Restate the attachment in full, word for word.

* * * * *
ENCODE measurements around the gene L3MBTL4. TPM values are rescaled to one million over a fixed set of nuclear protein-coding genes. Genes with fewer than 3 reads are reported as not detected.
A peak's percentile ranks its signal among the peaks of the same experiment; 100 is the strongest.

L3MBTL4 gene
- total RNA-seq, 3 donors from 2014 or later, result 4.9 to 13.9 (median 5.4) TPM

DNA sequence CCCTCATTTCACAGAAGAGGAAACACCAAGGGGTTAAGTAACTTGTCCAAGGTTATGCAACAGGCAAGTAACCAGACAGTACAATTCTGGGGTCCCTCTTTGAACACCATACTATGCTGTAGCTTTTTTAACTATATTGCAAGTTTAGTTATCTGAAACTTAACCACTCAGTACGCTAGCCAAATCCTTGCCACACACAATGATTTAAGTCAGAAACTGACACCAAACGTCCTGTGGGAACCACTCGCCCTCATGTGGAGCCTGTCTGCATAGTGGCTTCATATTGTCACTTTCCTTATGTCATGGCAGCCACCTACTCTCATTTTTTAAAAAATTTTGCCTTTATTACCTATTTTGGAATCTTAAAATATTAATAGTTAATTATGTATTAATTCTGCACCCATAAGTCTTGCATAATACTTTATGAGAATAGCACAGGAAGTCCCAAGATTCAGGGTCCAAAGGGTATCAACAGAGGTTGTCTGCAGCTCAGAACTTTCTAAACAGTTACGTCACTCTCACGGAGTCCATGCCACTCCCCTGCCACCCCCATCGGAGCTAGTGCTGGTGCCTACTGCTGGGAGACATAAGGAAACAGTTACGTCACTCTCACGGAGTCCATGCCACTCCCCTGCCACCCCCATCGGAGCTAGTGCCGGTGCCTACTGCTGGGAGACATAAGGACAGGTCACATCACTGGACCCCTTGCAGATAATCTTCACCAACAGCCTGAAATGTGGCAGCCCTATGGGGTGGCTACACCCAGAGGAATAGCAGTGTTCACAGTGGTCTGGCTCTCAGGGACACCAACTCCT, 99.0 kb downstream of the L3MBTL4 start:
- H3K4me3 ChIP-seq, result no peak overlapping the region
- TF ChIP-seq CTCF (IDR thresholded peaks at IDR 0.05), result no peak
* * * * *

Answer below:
ENCODE measurements around the gene L3MBTL4. TPM values are rescaled to one million over a fixed set of nuclear protein-coding genes. Genes with fewer than 3 reads are reported as not detected.
A peak's percentile ranks its signal among the peaks of the same experiment; 100 is the strongest.

L3MBTL4 gene
- total RNA-seq, 3 donors from 2014 or later, result 4.9 to 13.9 (median 5.4) TPM

DNA sequence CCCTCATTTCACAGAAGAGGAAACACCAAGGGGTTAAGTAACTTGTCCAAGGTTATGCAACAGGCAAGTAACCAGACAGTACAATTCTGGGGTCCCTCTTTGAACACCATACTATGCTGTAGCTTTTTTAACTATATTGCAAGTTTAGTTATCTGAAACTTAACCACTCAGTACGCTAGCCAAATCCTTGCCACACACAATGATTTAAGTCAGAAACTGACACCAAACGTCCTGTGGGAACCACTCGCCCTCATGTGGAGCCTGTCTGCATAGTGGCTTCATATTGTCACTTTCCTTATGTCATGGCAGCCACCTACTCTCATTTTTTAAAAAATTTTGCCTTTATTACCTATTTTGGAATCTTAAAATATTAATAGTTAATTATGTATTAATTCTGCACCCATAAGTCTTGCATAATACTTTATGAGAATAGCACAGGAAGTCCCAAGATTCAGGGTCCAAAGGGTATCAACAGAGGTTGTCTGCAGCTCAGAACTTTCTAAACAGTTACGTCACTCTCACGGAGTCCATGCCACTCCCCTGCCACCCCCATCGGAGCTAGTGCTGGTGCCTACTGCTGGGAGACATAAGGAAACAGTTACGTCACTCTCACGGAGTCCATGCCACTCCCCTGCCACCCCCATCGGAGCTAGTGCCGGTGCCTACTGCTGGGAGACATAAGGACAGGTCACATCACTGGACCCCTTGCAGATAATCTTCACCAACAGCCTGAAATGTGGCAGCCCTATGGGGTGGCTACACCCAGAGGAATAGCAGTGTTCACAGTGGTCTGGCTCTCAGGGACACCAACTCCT, 99.0 kb downstream of the L3MBTL4 start:
- H3K4me3 ChIP-seq, result no peak overlapping the region
- TF ChIP-seq CTCF (IDR thresholded peaks at IDR 0.05), result no peak